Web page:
Last Updated on August 29, 2022
In software security circles, the Building Security in Maturity Model (BSIMM) is among the most trusted frameworks for improving your security posture. But the equally popular and proven OWASP Software Assurance Maturity Model V2 (OWASP SAMM) is gaining momentum and interest.
What do these two maturity models have in common, how do they differ, and which is right for your development team?
To review everything you need to know about OWASP SAMM, a recent episode of The Virtual CISO Podcast features Taylor Smith, Network & Application Penetration Testing Lead at Pivot Point Security. Pivot Point Security CISO and Managing Partner, John Verry, hosts the show.
Intro to BSIMM and SAMM
First published in 2009, BSIMM categorizes 122 “real-world” activities to assess software security across 12 practices organized into 4 domains: Governance, Intelligence, SSDL Touchpoints, and Deployment.
Descriptive rather than prescriptive, BSIMM is not a how-to guide. Its goal is to help you determine where your program stands today and how best to enhance it. However, it emphasizes alignment with its control set as a way to achieve software security.
Also dating to 2009, SAMM is an effort to “take software security to the next level” by combining an industry proven maturity standard with the wealth of OWASP resources, especially its Application Security Verification Standard (ASVS). SAMM’s mission is to provide an effective and measurable way to analyze and improve your secure development lifecycle.
Similar to BSIMM, SAMM organizes its practices into 5 business functions that encompass the complete software development lifecycle (SDLC): Governance, Design, Implementation, Verification, and Operations. SAMM is intended to be adapted in concert with iterative risk assessment to drive continuous improvement in your software security program.
How SAMM and BSIMM differ
As Taylor notes, SAMM and BSIMM have a common ancestor, and BSIMM essentially started life as an offshoot of SAMM.
“BSIMM is very narrative and very concrete,” offers Taylor. “Whoever wrote BSIMM had a good sense of humor.”
Whereas SAMM is prescriptive at a high level, BSIMM is descriptive. BSIMM is structured to “observe and report,” not to offer guidance. BSIMM is also not as flexible as SAMM.
“BSIMM is there to determine if you are meeting the guidelines set by the BSIMM security model,” Taylor notes. “It’s a maturity model, but in being descriptive it’s going in and seeing things as they are, defining them and scoring them. While SAMM is meant to do something similar, but with more of a focus on continuous improvement rather than trying to get the best score.”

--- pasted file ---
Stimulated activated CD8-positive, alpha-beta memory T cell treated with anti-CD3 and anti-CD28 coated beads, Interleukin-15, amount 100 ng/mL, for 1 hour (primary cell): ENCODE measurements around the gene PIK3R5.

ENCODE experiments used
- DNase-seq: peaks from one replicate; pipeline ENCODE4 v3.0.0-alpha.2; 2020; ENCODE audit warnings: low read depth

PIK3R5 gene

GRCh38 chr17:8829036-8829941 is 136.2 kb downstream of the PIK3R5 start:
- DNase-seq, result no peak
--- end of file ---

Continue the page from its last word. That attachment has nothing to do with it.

In fact, SAMM explicitly states that its goal isn’t to get you to compliance with a standard. SAMM aims to help you meet the security requirements that fit with your business strategy and, by extension, your application development strategy. BSIMM, on the other hand, is more overtly concrete, in that it specifies the requirements you need to meet.
“One of the metaphors I’ve seen used is, BSIMM is walking into a room and saying, ‘You don’t have any lights in here,’” relates Taylor. “SAMM is going into a room and saying, ‘You don’t have any lights in here. Here are your five different options for how you can meet this requirement.’”
The importance of context
Pivot Point Security recommends SAMM to its SaaS clients and others that develop and sell software.
John explains that SAMM’s greater flexibility and its applicability to a huge range of orgs is a key reason why Pivot Point Security favors SAMM over BSIMM for clients that aren’t already using a maturity model approach to software security.
“A, we’re huge fans of OWASP and are already using the OWASP ASVS,” says John. “And B, that type of more helpful guidance is why we tend to lean more towards SAMM. But if someone uses BSIMM well, they’ll also end up in a good spot.”
“In our case, we need a lot of that flexibility because we have clients from every type of business, every maturity level and all across the globe,” Taylor replies. “With SAMM, we’re getting something that is a lot more case specific. So if we come across something that just doesn’t fit what BSIMM might require, we can work with the client in a way that makes more sense for their use case.”
In short, like its ASVS and other OWASP guidance, SAMM does a good job enabling the user to define their context and adapt the framework to it.
To hear this podcast episode with software security expert Taylor Smith, click here.
Want some background on the OWASP ASVS? This podcast will help you get oriented: EP#11 – Daniel Cuthbert – OWASP ASVS: The Go-To Standard for Application Security